When I spoke with Indian comedian Vir Das about his Just for Laughs solo show, part of his Wanted World Tour, he assured me that it would have a story and he certainly delivered when he performed at the Olympia.
To a packed theatre with an audience so ethnically diverse it would have given Quebec Premier Francois Legault a stroke, Das put on a show that was as fearless as it was entertaining. As I waited for him to start, part of me worried that he would stick to safe subjects like family and relationship stuff peppered with comparisons of his own ethnic background to that of white, English-speaking Westerners, but that wasn’t what audiences got. It’s a tactic common among many so-called ethnic comedians, and thankfully Vir Das’ comedy is not like that at all.
If there’s one thing you get from Vir Das’, it’s that he’s absolutely fearless. Though he only spoke for an hour, he managed to cover everything from cannabis, to sex, to dogs, to freedom of speech, giving us – the audience, an education, while still keeping it funny.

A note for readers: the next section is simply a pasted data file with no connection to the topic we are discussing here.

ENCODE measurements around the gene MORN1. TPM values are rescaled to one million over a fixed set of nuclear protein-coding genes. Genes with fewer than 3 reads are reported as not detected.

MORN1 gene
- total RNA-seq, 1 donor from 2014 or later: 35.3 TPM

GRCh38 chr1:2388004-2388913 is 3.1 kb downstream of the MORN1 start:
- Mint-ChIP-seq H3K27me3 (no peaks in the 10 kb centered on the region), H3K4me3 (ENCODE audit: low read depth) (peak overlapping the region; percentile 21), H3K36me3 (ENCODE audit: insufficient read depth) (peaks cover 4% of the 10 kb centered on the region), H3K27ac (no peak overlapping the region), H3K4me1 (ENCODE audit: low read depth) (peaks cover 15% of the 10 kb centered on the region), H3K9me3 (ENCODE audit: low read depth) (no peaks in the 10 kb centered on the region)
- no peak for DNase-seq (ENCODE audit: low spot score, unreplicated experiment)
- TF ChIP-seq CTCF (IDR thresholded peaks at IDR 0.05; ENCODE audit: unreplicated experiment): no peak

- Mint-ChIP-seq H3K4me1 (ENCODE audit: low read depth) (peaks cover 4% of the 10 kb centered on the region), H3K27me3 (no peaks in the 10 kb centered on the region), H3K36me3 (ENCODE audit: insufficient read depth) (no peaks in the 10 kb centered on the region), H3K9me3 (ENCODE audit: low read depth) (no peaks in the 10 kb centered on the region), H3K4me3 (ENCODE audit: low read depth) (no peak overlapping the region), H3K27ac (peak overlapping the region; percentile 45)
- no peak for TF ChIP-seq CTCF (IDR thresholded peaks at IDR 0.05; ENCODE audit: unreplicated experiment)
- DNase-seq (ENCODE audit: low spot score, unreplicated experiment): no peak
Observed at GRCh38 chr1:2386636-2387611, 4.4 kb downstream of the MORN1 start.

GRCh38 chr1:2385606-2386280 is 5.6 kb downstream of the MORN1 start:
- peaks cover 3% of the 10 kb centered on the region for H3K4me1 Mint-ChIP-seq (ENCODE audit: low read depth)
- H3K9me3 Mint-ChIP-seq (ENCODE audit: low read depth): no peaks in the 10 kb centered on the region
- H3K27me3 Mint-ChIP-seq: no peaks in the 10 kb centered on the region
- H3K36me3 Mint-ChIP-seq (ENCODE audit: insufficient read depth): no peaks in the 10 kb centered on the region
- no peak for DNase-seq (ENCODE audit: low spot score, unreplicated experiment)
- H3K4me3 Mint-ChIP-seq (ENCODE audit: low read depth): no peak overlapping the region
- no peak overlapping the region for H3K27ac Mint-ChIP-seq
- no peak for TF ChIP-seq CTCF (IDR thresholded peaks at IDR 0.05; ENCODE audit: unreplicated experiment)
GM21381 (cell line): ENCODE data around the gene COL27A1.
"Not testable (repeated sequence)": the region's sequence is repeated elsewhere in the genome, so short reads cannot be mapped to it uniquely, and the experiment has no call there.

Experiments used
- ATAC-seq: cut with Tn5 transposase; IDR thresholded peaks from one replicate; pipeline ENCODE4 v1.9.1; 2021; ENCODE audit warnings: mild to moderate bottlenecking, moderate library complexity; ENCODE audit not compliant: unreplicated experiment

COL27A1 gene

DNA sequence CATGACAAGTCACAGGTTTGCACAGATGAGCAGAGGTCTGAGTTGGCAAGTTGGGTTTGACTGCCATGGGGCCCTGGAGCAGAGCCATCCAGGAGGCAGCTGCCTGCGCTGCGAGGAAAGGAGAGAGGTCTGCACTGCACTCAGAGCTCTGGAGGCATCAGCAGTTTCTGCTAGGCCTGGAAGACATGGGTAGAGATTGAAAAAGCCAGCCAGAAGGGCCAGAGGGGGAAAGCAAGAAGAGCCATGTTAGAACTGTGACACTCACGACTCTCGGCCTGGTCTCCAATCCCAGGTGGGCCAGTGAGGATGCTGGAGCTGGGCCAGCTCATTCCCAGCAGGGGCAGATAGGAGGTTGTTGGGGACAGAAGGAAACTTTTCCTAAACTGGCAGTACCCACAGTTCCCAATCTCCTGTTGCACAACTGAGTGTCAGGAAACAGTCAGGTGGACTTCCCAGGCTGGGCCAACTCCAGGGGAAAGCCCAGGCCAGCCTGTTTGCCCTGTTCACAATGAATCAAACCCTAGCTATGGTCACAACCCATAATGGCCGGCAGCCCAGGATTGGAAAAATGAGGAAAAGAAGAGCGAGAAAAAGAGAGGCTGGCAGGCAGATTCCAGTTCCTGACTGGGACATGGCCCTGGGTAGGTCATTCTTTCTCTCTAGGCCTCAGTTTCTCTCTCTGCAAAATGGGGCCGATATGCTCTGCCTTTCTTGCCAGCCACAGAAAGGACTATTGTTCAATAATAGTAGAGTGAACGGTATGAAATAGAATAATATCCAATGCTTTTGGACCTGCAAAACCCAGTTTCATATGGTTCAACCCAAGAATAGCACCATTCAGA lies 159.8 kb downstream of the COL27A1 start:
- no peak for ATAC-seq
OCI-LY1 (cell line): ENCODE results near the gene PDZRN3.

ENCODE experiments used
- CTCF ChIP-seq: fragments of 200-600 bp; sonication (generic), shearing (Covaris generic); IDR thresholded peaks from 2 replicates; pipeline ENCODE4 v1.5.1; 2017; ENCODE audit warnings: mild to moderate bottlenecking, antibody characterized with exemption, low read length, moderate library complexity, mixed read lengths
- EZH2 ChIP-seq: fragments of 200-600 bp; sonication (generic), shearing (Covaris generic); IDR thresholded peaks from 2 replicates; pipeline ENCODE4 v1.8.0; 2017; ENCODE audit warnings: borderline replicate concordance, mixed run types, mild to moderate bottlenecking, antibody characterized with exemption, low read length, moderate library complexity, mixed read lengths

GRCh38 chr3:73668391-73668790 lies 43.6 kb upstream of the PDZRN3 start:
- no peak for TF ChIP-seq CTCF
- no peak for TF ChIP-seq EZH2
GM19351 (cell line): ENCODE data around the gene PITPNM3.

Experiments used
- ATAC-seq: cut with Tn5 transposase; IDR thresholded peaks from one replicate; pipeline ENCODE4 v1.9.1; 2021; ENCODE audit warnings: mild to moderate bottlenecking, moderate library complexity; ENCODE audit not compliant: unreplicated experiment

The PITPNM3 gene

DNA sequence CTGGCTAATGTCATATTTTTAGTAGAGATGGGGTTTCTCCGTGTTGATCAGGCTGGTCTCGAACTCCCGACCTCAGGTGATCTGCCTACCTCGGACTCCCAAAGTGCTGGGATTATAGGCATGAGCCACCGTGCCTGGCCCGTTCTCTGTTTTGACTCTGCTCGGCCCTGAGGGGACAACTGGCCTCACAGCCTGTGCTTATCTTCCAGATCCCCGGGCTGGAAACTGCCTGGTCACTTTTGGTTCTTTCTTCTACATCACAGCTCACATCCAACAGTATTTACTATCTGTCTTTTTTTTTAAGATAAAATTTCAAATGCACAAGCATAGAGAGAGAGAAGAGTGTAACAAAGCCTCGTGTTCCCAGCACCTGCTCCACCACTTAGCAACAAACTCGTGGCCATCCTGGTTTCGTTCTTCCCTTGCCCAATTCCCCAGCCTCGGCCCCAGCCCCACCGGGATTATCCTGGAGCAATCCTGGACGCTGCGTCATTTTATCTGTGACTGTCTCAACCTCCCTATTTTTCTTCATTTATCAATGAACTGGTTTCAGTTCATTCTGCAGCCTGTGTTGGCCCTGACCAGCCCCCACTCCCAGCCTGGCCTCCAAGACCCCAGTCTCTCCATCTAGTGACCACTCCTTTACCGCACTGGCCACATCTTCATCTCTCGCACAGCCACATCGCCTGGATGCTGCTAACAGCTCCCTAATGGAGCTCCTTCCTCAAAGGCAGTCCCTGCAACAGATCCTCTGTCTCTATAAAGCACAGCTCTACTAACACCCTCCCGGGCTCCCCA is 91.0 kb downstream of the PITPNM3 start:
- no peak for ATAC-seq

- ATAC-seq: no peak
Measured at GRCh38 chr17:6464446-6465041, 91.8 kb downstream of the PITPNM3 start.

No one, from Christians, to the British, to babies, to vegans, to his fellow brown people was safe from his mirth. One of his best jokes was about his anger at experiencing physical abuse by his school teachers, adding:
“I would never slap a teacher, their salaries do that,” a remark that resonates with educators in North America who continue to fight for fair wages and safe working conditions.
Das told me that he is first and foremost a comedian and throughout the show it showed. He was comfortable and friendly on stage, making me and so many others laugh and think while providing insights into his life story.
In many ways it didn’t feel like a standup show so much as a storytelling session with someone you know and love, and despite a few disrespectful types who tried to film the performance, the audience welcomed his approach. If I have one criticism of his performance, it’s that he would switch to speaking Hindi once in a while and didn’t always provide an English translation, something that was fine with the many East Asian audience members, but won’t work for English speakers. In the future he needs to translate all of it for English audiences or provide subtitles above or below the stage.
While JFL is over, Vir Das is sure to be back. Until he is, you can check out his Netflix specials